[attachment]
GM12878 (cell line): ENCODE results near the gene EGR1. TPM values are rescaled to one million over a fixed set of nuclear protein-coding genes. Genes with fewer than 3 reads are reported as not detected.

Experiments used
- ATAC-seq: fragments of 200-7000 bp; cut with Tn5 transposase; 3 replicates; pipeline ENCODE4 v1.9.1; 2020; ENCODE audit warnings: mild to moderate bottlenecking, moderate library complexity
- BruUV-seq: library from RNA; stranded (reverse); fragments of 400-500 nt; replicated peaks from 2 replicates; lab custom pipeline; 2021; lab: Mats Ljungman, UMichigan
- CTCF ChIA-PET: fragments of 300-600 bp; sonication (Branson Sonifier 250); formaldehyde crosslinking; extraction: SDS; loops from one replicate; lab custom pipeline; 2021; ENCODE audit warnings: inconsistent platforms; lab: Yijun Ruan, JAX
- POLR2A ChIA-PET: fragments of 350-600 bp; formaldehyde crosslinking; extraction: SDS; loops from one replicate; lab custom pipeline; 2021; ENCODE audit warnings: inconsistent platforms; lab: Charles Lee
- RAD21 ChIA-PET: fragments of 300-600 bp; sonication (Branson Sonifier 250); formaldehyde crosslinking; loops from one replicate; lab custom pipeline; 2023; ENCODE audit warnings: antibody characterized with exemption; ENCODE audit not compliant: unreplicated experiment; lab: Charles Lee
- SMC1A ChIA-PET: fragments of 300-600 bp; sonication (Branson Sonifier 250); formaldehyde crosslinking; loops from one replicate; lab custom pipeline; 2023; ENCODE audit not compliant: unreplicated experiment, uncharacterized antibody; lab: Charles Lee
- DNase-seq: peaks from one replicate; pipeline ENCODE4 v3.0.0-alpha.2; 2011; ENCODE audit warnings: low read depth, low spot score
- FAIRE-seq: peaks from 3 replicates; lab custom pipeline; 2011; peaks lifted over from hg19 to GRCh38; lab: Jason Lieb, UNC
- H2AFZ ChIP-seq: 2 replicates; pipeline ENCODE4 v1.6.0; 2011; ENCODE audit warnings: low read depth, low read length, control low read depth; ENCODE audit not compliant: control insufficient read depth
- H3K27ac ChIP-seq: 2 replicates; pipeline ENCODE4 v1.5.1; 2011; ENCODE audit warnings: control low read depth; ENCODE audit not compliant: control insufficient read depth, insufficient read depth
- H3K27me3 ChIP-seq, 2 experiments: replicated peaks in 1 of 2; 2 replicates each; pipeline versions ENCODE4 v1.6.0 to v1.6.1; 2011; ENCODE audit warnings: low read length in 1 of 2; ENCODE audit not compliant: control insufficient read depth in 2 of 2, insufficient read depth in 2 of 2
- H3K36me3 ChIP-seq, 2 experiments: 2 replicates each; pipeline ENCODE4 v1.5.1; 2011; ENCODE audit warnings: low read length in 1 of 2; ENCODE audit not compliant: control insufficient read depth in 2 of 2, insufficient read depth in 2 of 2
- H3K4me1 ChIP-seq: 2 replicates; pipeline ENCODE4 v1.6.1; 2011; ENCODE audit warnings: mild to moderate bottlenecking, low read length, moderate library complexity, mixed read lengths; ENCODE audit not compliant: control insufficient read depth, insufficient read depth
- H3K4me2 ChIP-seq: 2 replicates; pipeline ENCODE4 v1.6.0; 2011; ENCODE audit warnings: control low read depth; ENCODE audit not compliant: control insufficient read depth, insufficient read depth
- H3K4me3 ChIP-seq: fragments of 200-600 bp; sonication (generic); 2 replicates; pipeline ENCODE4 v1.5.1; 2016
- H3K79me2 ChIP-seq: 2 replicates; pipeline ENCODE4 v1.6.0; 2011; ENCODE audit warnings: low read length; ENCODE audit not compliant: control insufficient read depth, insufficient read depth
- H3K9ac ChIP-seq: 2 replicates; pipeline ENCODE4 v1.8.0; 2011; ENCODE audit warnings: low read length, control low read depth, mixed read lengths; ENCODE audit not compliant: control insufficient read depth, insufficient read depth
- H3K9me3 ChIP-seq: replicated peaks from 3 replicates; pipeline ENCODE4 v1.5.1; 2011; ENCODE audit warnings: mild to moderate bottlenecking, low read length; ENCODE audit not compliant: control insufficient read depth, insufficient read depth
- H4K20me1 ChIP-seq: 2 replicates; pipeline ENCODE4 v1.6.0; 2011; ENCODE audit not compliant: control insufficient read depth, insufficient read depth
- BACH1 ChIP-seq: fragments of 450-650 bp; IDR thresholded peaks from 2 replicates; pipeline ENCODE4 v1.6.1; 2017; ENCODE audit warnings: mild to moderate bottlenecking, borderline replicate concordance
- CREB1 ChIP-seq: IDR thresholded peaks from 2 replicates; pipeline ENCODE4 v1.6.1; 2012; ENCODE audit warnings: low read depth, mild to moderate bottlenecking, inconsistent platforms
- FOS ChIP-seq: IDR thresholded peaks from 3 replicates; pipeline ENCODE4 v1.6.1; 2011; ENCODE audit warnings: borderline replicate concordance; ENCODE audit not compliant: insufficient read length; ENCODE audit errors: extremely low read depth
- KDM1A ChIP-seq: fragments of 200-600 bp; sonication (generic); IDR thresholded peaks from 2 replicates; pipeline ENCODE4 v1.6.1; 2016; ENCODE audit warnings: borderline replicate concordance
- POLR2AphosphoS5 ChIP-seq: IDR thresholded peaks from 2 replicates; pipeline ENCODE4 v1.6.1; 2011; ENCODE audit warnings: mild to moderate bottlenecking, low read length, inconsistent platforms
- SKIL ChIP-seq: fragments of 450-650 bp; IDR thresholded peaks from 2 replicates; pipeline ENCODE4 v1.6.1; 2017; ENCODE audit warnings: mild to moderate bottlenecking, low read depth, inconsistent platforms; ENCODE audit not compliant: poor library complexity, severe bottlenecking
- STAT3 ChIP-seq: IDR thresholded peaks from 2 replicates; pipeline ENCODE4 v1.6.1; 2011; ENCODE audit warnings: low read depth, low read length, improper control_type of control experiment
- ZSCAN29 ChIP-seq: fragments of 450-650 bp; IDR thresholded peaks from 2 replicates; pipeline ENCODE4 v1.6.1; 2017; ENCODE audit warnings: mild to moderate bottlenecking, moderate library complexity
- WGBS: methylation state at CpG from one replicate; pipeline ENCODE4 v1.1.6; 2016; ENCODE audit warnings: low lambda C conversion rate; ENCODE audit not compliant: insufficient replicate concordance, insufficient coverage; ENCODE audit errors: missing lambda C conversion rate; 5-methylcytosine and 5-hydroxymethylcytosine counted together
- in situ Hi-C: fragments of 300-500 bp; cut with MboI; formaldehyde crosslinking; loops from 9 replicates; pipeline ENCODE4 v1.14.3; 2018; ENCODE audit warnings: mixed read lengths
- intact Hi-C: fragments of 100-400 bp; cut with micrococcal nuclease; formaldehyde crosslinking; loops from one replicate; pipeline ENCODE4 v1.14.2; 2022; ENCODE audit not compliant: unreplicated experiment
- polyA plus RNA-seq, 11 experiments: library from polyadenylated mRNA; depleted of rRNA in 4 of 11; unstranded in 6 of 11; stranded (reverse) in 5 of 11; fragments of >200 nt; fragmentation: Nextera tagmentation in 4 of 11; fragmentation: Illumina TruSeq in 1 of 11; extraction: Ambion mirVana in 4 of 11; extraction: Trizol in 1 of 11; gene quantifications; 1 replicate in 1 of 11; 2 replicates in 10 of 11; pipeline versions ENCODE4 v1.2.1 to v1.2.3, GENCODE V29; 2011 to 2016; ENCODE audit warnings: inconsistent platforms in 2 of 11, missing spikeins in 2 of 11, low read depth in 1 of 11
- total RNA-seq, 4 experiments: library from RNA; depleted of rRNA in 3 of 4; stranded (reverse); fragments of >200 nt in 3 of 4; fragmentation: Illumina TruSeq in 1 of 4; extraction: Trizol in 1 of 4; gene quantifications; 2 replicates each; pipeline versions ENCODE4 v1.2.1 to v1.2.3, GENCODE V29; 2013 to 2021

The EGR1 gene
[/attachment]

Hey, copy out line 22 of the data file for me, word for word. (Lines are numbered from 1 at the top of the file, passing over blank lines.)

- BACH1 ChIP-seq: fragments of 450-650 bp; IDR thresholded peaks from 2 replicates; pipeline ENCODE4 v1.6.1; 2017; ENCODE audit warnings: mild to moderate bottlenecking, borderline replicate concordance